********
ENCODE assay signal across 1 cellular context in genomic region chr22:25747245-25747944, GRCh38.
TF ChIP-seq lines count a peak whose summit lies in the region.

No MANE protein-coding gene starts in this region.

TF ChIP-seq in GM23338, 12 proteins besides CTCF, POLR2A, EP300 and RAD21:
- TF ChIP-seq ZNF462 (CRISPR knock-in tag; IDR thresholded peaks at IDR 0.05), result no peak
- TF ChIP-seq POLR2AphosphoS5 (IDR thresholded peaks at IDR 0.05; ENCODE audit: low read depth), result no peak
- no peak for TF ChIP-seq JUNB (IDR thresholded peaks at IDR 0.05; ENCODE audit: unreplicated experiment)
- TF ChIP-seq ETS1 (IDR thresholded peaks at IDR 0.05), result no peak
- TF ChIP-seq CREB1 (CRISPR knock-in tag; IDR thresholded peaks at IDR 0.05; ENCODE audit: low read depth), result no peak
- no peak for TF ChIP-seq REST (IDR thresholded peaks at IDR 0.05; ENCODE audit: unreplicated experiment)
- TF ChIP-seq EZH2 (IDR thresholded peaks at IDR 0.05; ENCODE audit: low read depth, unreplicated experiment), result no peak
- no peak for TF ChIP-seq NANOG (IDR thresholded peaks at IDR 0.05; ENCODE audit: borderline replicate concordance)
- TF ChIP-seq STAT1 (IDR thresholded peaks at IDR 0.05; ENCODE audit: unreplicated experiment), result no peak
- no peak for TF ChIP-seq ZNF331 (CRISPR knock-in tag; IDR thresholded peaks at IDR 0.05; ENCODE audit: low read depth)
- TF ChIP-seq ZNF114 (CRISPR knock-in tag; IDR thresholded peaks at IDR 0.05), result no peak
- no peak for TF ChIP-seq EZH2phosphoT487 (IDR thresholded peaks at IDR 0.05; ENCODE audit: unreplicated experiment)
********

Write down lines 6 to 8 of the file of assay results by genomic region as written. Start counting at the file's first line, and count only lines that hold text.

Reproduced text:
- TF ChIP-seq POLR2AphosphoS5 (IDR thresholded peaks at IDR 0.05; ENCODE audit: low read depth), result no peak
- no peak for TF ChIP-seq JUNB (IDR thresholded peaks at IDR 0.05; ENCODE audit: unreplicated experiment)
- TF ChIP-seq ETS1 (IDR thresholded peaks at IDR 0.05), result no peak